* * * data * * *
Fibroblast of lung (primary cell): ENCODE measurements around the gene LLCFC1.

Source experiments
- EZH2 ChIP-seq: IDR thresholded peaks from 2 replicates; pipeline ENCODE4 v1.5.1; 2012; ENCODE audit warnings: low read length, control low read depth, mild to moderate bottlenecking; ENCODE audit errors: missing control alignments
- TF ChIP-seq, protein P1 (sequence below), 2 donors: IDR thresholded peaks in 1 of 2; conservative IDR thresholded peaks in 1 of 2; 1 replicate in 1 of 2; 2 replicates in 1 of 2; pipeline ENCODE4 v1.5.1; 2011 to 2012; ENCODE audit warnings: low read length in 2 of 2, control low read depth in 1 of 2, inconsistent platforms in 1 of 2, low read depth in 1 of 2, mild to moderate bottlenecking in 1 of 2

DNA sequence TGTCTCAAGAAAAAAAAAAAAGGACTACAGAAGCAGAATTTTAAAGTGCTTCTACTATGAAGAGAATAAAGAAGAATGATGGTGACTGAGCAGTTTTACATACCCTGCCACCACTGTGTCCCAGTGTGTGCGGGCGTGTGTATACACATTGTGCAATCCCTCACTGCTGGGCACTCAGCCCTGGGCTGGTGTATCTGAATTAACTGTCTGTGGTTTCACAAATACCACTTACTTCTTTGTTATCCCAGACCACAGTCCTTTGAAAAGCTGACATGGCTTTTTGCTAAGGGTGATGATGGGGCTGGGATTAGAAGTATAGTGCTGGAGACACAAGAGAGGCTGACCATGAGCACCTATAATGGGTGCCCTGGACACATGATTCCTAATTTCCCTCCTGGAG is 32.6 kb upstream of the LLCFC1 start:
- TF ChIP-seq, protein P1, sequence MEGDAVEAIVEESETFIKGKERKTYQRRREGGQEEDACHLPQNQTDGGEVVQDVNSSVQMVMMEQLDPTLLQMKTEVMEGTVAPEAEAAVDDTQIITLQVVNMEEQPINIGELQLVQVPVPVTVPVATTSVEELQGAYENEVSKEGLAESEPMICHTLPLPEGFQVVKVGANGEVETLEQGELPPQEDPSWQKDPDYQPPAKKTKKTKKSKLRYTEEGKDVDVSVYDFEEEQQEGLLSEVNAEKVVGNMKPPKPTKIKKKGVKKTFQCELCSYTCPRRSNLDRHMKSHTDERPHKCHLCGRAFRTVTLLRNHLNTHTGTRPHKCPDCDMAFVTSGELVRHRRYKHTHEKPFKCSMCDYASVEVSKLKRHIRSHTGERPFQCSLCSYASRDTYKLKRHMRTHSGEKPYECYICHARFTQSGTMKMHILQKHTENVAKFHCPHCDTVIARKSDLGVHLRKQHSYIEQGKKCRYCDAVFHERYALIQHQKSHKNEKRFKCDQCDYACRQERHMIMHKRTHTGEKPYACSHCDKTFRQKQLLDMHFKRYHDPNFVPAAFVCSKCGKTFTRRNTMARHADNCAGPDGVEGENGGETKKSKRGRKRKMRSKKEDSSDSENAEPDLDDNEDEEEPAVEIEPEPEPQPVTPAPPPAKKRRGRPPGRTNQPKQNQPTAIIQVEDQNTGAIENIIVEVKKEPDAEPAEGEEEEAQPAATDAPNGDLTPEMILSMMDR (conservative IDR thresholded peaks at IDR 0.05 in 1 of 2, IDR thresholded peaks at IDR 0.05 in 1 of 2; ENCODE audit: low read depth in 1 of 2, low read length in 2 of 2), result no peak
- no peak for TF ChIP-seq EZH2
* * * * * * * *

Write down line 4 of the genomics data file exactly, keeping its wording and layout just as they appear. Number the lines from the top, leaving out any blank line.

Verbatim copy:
- TF ChIP-seq, protein P1 (sequence below), 2 donors: IDR thresholded peaks in 1 of 2; conservative IDR thresholded peaks in 1 of 2; 1 replicate in 1 of 2; 2 replicates in 1 of 2; pipeline ENCODE4 v1.5.1; 2011 to 2012; ENCODE audit warnings: low read length in 2 of 2, control low read depth in 1 of 2, inconsistent platforms in 1 of 2, low read depth in 1 of 2, mild to moderate bottlenecking in 1 of 2